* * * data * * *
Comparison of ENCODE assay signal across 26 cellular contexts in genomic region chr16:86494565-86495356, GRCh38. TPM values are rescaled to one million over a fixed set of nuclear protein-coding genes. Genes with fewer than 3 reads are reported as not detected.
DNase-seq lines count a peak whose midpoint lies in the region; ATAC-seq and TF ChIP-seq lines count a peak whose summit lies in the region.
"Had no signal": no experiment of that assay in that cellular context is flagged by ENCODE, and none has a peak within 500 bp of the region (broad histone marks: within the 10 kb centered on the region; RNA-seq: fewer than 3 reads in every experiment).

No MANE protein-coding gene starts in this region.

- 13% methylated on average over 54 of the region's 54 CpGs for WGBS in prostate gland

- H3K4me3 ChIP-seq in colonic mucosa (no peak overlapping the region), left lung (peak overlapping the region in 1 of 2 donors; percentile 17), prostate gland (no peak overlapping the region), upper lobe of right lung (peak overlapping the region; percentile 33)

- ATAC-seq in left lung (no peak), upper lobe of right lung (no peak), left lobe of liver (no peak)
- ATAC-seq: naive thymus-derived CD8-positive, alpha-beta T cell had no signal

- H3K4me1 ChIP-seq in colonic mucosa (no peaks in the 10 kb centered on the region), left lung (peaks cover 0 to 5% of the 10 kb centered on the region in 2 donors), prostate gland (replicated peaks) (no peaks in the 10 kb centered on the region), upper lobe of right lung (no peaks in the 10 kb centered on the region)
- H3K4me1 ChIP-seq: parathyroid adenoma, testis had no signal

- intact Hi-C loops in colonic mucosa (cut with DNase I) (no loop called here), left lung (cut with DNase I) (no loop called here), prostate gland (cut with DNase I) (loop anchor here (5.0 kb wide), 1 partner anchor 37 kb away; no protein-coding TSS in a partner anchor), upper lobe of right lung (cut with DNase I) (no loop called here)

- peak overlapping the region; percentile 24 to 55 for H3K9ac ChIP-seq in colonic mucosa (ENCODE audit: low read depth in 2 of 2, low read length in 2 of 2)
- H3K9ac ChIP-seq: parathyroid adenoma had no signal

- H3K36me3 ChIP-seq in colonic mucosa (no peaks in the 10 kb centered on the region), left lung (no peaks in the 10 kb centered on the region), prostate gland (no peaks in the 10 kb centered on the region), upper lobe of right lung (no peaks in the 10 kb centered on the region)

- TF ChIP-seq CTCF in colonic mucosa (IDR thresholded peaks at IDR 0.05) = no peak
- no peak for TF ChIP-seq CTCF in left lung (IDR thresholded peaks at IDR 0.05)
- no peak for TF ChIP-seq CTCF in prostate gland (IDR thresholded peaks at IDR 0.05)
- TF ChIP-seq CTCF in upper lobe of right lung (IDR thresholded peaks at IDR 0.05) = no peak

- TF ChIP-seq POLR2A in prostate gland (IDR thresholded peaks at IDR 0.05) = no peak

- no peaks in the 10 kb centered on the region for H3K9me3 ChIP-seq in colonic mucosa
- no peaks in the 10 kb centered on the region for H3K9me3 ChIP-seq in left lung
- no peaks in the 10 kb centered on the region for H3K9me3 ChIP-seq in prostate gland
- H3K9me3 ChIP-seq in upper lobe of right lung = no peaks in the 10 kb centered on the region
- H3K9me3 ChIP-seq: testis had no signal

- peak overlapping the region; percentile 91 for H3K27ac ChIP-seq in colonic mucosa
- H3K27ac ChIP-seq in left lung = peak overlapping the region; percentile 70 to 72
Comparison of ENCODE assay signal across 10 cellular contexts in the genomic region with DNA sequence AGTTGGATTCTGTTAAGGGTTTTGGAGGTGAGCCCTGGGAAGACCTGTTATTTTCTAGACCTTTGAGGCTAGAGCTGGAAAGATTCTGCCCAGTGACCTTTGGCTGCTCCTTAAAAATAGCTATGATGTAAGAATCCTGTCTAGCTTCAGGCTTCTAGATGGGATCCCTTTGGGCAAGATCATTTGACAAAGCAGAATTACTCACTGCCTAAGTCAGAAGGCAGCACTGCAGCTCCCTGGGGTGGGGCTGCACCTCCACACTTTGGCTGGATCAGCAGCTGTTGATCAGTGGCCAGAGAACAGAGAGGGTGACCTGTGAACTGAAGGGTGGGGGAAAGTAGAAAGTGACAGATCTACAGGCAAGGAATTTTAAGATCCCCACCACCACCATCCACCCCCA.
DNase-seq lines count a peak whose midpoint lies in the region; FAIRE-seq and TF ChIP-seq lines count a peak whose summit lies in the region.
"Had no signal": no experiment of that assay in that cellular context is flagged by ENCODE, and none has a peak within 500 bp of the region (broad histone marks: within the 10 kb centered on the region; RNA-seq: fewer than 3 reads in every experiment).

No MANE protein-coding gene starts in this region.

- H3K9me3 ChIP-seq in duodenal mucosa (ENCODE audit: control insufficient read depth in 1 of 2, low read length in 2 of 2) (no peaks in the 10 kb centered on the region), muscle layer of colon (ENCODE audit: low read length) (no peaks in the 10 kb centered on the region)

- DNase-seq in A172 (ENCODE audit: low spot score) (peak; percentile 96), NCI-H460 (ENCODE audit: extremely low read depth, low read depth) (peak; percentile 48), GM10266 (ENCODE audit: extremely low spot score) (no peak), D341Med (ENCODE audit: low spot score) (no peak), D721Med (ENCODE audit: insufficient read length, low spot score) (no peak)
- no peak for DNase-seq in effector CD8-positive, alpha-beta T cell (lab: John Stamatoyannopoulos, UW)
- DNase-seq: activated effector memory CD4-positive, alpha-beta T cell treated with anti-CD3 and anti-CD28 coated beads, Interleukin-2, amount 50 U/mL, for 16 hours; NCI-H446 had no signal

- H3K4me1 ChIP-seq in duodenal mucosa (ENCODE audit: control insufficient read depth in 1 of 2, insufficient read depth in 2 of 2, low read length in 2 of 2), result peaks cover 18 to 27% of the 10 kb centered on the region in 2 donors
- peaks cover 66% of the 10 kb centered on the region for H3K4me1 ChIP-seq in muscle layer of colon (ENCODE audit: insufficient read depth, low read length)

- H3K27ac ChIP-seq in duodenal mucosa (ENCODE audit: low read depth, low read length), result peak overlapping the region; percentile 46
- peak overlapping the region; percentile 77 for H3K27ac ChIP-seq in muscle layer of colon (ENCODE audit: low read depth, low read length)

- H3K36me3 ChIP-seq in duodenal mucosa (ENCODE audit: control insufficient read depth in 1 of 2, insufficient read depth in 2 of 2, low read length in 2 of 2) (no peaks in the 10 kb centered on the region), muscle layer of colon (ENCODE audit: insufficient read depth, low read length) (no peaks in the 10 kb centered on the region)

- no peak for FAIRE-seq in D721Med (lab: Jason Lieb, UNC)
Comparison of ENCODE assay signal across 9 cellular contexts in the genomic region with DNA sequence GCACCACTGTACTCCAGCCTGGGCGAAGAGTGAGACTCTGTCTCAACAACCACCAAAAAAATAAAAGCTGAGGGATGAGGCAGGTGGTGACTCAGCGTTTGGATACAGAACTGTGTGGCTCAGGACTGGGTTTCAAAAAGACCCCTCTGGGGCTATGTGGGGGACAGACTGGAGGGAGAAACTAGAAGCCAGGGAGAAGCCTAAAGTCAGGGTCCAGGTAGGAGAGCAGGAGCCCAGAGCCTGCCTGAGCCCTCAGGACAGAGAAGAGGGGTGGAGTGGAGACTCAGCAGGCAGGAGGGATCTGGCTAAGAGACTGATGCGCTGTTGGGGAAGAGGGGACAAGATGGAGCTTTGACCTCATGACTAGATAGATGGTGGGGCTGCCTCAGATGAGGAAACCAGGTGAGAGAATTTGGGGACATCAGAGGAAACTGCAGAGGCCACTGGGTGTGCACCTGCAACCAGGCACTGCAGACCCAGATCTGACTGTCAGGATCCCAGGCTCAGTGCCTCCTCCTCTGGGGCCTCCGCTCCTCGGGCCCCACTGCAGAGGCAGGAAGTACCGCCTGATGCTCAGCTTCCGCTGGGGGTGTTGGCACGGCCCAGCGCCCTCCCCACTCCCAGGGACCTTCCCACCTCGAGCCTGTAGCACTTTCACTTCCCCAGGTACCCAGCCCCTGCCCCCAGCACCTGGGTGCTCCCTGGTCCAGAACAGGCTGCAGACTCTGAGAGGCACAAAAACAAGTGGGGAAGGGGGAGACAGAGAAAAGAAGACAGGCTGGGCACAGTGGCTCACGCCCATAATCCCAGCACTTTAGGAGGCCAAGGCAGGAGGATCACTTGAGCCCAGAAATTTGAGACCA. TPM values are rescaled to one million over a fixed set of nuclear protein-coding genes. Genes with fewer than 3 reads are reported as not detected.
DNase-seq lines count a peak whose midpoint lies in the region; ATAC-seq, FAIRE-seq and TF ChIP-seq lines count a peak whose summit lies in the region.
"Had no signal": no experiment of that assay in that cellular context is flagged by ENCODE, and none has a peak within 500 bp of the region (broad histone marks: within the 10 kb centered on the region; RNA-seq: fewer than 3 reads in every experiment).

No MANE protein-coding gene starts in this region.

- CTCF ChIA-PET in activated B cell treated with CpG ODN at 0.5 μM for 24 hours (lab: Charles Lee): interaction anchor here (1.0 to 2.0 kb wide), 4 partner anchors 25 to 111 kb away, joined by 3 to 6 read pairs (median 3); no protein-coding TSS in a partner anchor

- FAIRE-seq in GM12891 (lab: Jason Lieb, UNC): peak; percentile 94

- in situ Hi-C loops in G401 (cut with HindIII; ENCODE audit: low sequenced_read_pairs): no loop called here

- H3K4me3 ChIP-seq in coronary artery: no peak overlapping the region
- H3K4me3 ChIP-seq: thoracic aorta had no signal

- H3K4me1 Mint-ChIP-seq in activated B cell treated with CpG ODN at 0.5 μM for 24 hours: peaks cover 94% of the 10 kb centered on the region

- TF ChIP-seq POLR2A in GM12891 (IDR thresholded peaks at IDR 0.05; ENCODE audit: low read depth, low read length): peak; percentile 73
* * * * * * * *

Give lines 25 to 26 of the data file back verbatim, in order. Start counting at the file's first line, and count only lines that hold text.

- peak overlapping the region; percentile 91 for H3K27ac ChIP-seq in colonic mucosa
- H3K27ac ChIP-seq in left lung = peak overlapping the region; percentile 70 to 72